Items of Interest:
U.S. Job Losses May Be Even Larger, Model Breaks Down -- The U.S. economic slump earlier this year was so severe it short-circuited the government’s model for calculating payrolls, raising the risk that today’s jobs report may be too optimistic.
About 824,000 more jobs may be subtracted from the payroll count for the 12 months through last March when the figures are officially revised early next year, a Labor Department report showed today. The revision would be the biggest since at least 1991...
Tyler Durden / Zero Hedge:
BLS Discloses It Has Overrepresented Payroll Data By 824,000 Or 15% -- A part of today's BLS (Bureau of Labor Statistics) announcement that has not received much attention is the BLS' own disclosure that it "may" have lost an additional 824,000 jobs in LTM period ended March 2009, in addition to the already disclosed 4.8 million job losses...
All this simply means is that once the full extent of the collapsing employment picture is revealed on February 5 next year, the market will explode to record highs: after all the worse the economic news are, the better for the stock market...-----Mike Mish Shedlock / Minyanville:
Prepare for Huge Downward Revision in Job Numbers -- Once again, today's job numbers show Collectively, Economists Are a Perpetually Optimistic Lot. Payrolls were expected to drop 175,000, the median of 84 estimates in a Bloomberg News survey of economists. Forecasts ranged from decreases of 260,000 to 100,000.
Jobs losses this month totaled 263,000, worse than even the most pessimistic economist projection.
Actually, economists missed by another 13,000 because revisions subtracted 13,000 from payroll figures previously reported for August and July...
the BLS is going to revise the number by 824,000 . . . that's an extra 68,666 jobs per month the BLS was off between March 2008 and March 2009 . . .
Mish's Global Economic Trend Analysis:
Jobs Contract 21th Straight Month; Unemployment Rate Hits 9.8%
BLS Revision Nightmare: March 2009 Payrolls Overstated by 824,000related:
Birth-Death Model Falsely Boosting Jobs Reporting in Recession Environment
Monthly Jobs Loss of 263,000 (Payroll Survey) versus Monthly Employment Decline of 710,000 (Household Survey)
September Unemployment Rates: U.3 = 9.8%, U.6 = 17.0%, SGS (Shadow Gov't Statistics) = 21.4%
United States Bureau of Labor Statistics -- The Bureau of Labor Statistics measures employment and unemployment (of those over 15 years of age) using two different labor force surveys conducted by the United States Census Bureau (within the United States Department of Commerce) and/or the Bureau of Labor Statistics (within the United States Department of Labor) that gather employment statistics monthly. The Current Population Survey (CPS), or "Household Survey", conducts a survey based on a sample of 60,000 households. This Survey measures the unemployment rate based on the ILO definition. The data are also used to calculate 5 alternate measures of unemployment as a percentage of the labor force based on different definitions noted as U1 through U6:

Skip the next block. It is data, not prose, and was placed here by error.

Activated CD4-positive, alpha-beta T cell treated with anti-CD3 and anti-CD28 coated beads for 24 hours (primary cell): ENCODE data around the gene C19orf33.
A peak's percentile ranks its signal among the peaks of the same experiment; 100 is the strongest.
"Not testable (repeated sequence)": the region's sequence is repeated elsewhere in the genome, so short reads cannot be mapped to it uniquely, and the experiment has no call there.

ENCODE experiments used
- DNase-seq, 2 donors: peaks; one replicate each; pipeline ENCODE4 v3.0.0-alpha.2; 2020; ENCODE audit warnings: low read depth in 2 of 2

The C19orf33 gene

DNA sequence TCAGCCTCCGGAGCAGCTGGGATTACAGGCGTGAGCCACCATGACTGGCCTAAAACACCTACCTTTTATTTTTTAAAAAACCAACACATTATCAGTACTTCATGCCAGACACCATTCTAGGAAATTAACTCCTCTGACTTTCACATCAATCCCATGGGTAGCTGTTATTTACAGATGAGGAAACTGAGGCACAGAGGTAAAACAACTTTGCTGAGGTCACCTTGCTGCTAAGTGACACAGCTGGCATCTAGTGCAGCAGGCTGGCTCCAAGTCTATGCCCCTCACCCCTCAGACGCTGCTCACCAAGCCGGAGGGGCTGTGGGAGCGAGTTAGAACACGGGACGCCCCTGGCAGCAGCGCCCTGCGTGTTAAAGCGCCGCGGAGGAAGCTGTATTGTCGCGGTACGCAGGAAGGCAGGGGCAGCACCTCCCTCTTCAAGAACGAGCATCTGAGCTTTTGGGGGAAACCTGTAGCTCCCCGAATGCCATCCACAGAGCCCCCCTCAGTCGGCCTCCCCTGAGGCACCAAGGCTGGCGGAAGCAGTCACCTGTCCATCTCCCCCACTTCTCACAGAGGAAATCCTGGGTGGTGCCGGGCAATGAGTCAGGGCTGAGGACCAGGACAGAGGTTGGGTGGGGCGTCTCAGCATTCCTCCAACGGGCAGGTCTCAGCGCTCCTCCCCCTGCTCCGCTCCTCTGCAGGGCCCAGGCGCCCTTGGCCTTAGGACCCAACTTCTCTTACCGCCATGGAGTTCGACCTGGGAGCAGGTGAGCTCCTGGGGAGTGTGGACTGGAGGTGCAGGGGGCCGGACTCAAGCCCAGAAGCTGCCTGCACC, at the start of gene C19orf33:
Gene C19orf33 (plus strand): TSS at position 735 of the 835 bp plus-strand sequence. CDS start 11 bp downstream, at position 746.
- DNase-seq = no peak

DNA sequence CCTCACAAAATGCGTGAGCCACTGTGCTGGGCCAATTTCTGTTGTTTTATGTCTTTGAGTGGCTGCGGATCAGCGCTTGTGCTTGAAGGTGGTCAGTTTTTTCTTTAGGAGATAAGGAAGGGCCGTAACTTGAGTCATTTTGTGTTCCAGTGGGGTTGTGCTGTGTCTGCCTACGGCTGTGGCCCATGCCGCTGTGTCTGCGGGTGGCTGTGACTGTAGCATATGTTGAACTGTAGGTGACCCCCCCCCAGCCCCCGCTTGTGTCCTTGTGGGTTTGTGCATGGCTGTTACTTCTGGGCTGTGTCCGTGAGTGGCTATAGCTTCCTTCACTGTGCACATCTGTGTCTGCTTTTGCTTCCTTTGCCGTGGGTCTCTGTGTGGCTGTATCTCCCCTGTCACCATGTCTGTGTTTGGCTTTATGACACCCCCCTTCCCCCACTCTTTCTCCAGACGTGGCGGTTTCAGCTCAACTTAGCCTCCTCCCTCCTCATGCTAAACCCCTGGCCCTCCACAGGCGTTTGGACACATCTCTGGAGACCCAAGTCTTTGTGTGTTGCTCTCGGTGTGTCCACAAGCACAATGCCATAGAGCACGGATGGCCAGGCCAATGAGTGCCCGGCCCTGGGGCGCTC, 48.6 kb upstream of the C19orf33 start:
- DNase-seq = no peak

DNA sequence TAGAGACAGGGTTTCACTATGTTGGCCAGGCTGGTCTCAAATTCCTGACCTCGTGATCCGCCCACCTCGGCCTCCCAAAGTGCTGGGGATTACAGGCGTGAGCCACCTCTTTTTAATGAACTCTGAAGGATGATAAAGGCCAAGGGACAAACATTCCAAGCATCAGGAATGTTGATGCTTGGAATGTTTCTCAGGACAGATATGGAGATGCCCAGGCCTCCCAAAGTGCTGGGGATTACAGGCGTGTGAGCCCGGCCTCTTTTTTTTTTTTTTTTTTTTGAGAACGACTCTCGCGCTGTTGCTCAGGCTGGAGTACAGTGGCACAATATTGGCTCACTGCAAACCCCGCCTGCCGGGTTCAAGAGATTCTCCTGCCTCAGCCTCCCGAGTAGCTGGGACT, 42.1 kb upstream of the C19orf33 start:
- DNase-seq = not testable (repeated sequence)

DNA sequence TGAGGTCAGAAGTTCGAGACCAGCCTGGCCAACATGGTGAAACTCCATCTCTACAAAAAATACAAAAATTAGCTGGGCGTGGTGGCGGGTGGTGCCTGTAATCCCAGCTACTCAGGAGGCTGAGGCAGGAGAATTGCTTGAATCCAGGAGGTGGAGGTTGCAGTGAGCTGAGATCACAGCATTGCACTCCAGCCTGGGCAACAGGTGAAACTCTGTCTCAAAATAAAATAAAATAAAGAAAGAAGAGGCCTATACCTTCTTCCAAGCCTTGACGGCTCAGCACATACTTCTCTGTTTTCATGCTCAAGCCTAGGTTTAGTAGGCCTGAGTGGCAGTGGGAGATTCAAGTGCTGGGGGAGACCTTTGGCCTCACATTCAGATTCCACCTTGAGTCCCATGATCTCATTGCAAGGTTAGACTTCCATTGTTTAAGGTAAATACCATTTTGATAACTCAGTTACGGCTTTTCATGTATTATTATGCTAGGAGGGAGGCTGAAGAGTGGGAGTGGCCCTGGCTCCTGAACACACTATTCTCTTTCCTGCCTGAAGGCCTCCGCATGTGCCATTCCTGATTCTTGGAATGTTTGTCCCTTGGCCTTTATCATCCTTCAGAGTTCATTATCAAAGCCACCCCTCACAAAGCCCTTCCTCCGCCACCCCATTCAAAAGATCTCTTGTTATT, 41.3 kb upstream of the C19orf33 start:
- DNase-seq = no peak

- U1: Percentage of labor force unemployed 15 weeks or longer.
- U2: Percentage of labor force who lost jobs or completed temporary work.
- U3: Official unemployment rate per ILO (International Labour Organization) definition.
- U4: U3 + "discouraged workers", or those who have stopped looking for work because current economic conditions make them believe that no work is available for them.
- U5: U4 + other "marginally attached workers", or "loosely attached workers", or those who "would like" and are able to work, but have not looked for work recently.
- U6: U5 + Part time workers who want to work full time, but cannot due to economic reasons.
US Unemployment May Hit 15% in 2010: Strategist -- Unemployment can go as high as 12 to 15 percent in the United States next year, as the economic situation will get worse and more banks will go bankrupt, Nicu Harajchi, CEO at N1 Asset Management, told CNBC Friday...
The Mother of All Jobless Recoveries? -- You can see why the Rutgers study showing a full jobs recovery not taking place until 2017 is very possible...
The Big Picture:
The More You Dig Into the Numbers, the Worse They Get -- Barron’s Alan Abelson calls the September employment report “An absolute horror.” ...
“As Doug Kass, our hedge-fund-manager friend, who was a whiz at arithmetic when he was 10 years old and still can do his sums, totes it up, there are 2.2 million of these marginally attached souls, who would like to work but haven’t been able to land a job and aren’t receiving benefits. Add in some 9.2 million involuntary part-timers and the aforementioned 15.1 million formally unemployed, and the jobless total swells to over 26 million.
A compassionate portfolio manager (if there is such an animal), Doug tries to fathom in flesh-and-blood terms what those dry-as-dust dry statistics mean. And what he envisions are 26 million people not going to malls for extras, or taking the kids to the movies, hunting the cheapest victuals they can find at the supermarket and who are denying themselves the pleasures of travel, eating out, upgrading to Windows 7 or buying iPhone apps...
Alan Abelson / Barron's: Downright Scary
"At this juncture...the impact on the broader economy and financial markets of the problems in the subprime markets seems likely to be contained." — Ben Bernanke, March 28, 2007.
"From a technical perspective, the recession is very likely over at this point." — Ben Bernanke, the Brookings Institution, September 15, 2009.